Midwest Farmers, Good Place Philosophy, Vote-at-Home
Top of Mind with Julie Rose - Radio Archive, Episode 1214
- Dec 2, 2019 11:00 pm
- 1:40:44 mins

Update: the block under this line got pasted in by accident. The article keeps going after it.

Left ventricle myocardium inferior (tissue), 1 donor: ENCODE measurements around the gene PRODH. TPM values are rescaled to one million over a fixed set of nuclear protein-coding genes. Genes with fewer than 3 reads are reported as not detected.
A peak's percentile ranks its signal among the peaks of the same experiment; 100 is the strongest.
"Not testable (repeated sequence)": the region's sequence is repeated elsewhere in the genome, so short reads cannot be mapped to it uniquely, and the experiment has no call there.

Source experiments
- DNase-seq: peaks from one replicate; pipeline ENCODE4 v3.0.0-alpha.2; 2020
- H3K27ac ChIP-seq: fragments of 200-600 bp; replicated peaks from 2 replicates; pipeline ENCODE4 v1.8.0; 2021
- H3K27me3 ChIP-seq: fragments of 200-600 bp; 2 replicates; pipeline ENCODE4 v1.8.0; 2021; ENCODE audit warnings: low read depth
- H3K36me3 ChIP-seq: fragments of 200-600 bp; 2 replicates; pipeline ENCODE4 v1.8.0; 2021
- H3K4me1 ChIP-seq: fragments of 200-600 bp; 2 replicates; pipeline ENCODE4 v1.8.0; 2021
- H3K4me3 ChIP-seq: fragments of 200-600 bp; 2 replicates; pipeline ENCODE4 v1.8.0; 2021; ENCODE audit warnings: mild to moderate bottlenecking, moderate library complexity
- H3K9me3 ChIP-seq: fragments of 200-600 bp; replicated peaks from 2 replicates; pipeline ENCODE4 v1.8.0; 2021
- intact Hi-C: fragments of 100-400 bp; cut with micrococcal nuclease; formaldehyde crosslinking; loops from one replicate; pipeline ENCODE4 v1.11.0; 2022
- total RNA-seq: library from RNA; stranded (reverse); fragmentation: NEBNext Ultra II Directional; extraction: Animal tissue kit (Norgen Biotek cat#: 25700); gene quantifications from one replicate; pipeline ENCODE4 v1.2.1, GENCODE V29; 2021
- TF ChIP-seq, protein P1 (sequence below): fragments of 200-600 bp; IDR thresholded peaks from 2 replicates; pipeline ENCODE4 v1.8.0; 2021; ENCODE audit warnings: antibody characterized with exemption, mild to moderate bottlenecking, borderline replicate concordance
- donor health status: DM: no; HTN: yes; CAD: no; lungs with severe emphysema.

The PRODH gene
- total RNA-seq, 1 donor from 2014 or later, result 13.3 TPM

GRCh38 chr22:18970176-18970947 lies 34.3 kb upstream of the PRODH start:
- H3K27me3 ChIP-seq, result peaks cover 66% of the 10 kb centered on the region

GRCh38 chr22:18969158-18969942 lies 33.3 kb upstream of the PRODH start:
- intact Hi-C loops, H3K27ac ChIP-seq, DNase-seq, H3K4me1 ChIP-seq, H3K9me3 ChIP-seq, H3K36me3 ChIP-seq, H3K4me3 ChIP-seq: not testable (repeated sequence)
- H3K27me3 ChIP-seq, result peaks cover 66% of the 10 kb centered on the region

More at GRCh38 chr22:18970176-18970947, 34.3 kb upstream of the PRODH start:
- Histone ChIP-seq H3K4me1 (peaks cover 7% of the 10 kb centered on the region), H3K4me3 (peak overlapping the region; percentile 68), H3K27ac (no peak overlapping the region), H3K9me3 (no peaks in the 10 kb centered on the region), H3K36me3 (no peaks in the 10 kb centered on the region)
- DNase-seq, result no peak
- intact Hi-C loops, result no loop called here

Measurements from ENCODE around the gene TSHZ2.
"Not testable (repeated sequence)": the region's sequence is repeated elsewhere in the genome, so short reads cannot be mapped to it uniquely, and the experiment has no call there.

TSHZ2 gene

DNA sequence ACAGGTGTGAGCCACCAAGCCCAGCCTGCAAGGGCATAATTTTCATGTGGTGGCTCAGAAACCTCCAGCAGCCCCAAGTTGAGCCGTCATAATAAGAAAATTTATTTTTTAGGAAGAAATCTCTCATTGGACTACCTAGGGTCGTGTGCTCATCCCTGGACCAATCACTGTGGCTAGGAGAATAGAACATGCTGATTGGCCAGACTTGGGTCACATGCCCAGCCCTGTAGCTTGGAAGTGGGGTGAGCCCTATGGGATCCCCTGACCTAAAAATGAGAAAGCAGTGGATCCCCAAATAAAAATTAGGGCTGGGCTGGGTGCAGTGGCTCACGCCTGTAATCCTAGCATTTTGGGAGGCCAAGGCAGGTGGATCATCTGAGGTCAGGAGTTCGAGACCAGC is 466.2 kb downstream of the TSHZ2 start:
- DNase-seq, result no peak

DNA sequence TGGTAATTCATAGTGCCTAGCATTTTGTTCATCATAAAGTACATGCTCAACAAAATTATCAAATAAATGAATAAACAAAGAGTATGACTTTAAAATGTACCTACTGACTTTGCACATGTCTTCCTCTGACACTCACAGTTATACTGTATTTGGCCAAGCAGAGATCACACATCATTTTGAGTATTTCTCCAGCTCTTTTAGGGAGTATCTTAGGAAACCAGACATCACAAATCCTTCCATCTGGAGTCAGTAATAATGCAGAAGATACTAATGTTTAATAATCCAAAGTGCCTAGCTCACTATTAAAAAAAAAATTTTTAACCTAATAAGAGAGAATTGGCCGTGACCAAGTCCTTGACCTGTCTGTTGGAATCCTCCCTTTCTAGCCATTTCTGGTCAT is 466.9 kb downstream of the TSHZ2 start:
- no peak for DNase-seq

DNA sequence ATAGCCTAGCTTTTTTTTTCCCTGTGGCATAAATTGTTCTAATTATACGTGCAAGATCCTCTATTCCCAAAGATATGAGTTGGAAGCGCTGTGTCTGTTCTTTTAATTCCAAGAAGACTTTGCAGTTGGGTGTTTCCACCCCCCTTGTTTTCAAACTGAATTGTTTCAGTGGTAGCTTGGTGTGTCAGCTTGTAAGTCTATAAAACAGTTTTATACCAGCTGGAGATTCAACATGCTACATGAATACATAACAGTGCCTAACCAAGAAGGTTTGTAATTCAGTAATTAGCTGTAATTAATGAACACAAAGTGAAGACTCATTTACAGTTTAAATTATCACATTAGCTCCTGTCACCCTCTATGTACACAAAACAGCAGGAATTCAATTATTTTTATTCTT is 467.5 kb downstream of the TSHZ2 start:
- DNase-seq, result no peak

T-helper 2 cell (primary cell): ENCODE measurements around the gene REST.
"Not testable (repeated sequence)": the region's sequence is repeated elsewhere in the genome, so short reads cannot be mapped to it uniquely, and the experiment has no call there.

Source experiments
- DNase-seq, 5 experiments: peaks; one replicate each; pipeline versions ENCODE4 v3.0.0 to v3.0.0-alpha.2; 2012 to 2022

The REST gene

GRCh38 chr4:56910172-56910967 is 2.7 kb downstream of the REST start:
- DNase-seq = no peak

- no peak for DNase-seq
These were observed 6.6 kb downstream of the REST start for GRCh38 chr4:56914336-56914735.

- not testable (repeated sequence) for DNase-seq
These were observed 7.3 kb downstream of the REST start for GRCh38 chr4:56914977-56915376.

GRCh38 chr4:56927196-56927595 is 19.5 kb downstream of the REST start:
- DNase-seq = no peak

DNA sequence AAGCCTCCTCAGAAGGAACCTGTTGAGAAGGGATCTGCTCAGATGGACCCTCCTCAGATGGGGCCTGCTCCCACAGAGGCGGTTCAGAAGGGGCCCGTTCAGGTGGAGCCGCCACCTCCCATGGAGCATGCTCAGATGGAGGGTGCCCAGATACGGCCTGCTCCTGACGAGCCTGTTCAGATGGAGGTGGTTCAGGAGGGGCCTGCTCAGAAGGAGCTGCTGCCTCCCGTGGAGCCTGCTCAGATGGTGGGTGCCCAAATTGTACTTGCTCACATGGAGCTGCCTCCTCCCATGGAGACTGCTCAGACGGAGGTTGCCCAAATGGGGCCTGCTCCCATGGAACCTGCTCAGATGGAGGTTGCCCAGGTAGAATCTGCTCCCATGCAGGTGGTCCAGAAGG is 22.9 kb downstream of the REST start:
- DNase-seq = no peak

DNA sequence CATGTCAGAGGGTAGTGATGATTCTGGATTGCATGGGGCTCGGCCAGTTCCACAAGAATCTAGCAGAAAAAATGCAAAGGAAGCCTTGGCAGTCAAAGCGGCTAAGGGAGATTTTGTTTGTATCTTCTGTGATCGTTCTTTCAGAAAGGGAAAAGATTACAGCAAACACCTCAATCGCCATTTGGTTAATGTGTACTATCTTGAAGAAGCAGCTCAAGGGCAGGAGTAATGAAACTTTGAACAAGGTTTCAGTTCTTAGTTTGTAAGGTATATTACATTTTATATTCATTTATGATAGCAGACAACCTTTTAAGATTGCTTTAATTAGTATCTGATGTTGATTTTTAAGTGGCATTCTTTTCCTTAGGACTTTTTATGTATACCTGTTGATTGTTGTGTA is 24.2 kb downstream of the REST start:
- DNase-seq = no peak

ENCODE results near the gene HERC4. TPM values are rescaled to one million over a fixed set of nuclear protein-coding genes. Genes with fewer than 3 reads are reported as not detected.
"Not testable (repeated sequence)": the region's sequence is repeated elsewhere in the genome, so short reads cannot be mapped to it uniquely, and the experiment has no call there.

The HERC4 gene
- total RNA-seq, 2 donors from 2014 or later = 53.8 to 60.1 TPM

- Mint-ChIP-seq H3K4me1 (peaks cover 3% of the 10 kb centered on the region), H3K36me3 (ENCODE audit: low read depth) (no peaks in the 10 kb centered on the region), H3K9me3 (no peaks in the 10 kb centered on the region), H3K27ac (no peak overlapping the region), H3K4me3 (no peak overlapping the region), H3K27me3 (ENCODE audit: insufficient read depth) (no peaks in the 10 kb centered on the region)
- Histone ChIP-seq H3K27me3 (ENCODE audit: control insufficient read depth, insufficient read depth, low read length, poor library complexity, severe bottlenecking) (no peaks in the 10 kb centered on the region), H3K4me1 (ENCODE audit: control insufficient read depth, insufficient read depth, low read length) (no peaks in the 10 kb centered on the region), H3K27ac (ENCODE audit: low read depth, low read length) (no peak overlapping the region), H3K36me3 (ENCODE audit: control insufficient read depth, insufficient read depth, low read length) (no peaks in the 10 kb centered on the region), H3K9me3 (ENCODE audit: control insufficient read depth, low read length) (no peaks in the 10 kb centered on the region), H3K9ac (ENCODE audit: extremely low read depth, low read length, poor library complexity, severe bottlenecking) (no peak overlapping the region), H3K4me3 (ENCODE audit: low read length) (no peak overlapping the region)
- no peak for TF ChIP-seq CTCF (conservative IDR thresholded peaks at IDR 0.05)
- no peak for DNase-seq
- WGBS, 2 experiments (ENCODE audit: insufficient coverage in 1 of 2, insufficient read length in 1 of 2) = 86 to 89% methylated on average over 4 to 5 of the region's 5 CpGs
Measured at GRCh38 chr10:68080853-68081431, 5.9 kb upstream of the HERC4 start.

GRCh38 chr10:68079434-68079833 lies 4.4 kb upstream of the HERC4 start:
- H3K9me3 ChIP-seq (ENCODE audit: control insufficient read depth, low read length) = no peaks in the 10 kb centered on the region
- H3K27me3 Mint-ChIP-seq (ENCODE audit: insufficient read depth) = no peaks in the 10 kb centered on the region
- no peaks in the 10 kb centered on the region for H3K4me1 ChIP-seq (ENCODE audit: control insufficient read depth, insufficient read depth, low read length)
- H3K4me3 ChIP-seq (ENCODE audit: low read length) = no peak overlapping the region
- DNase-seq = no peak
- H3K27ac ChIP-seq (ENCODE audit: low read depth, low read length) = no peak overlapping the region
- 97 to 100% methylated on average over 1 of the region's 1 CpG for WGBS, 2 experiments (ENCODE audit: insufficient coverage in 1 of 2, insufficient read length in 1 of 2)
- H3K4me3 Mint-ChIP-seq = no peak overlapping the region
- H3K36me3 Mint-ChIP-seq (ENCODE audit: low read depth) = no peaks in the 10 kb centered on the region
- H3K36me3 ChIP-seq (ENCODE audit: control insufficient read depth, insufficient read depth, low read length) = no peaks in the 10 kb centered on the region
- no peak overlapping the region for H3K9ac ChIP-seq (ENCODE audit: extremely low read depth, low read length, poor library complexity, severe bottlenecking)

2019 Can’t Be Over Soon Enough for America’s Corn Belt (0:32) Guest: Jerry Jackson, Jackson Farms, Illinois “2019 can’t be over soon enough,” wrote farmer Jerry Jackson in a recent Tweet. Jackson grows corn, soybeans, and wheat in Illinois. It’s been the wettest year on record for the lower 48. Spring floods and incessant rains delayed crop planting for Midwest farmers like Jerry Jackson. And then autumn rains made harvesting those late crops a mad dash. Philosophical Adviser to The Good Place (13:38) Guest: Todd May, PhD, Professor of Philosophy, Clemson University, Author of “A Decent Life: Morality for the Rest of Us he twistiest show on TV right now has got to be The Good Place on NBC. At first, we thought it was a comedy about the afterlife. Ted Danson plays the architect Michael who’s built a paradise –The Good Place –for all the best humans who’ve died. And Kristen Bell plays Eleanor who ends up there. But pretty quickly, we learn that there’s been a case of mistaken identity. Eleanor did not do all the wonderful things that supposedly landed her in the Good Place. And then at the end of Season 1, there’s a giant twist. Nothing is what we thought it was. From there, every single episode seems to turn the tables just a bit. But the wildest part, if you ask me, is that the real premise of the show is to explore the biggest questions humans can have. What’s the purpose of life? What does it mean to be good? Can bad people change for the better? The creator of the show, Michael Schur, is an avowed philosophy nerd. And so, The Good Place is maybe the only network comedy ever to employ philosophical advisers Gun Smuggling Across the US-Mexico Border is Out of Control (30:59) Guest: David Shirk, Professor of Political Science and International Relations, University of San Diego, Director of Justice in Mexico A shootout between drug cartel gunmen and police killed 21 people in northern Mexico over the weekend, including four police officers. Also over the weekend, Mexican authorities said they arrested several more suspects in the attack that killed nine women and children with dual US/Mexico citizenship in November. President Trump says he will designate Mexican drug cartels as terrorist groups, which would create stiffer penalties for banks and businesses in the US that are found to facilitate cartel efforts in any way. Why Having Stuff Shipped from China is So Cheap –and How That’s About to Change (51:08) Guest: Anna Möller Boivie, Managing Director of Copenhagen Economics in Stockholm Savvy online Christmas shoppers may have noticed that postage-wise, it’s cheaper to order a gift from China and have it sent directly to your relative in a neighboring state than it is to buy that same thing at a store in town and mail it yourself. It makes no sense that having something shipped from China would be cheaper than shipping it to another state unless you understand the workings of a group called the Universal Postal Union. Just before this holiday season got underway, the US government went to that international group demanded some big changes –which they mostly got. So starting next summer, the postage for stuff you buy online from overseas will go up. But you’re good for the holiday season. What Happens When Libraries Remove Late Fines (1:07:08) Guest: Andrea Telli, Chicago Public Library The Guinness world record for the largest library fine ever paid is $345.14 cents. That book was 47 years overdue. But a lot of people just never pay their late fees and get banned from checking out books. That’s why the Chicago Public Library got rid of fines and forgave all outstanding debt last month –they want to make sure that everyone has equal access to the library. Voting by Mail is On the Rise in the US, but is it Secure? (1:21:15) Guest: Amber McReynolds, Executive Director of the National Vote at Home Institute In the 2020 election, five states will hold voting entirely by mail –Oregon, Washington, Colorado, Utah, and Hawaii. Voters in almost half of all states can request a ballot by mail without needing any excuse as to why they can’t visit a polling station on Election Day. With so much concern about election security, though, is it really smart to have a large swath of Americans voting at home and mailing in their ballots?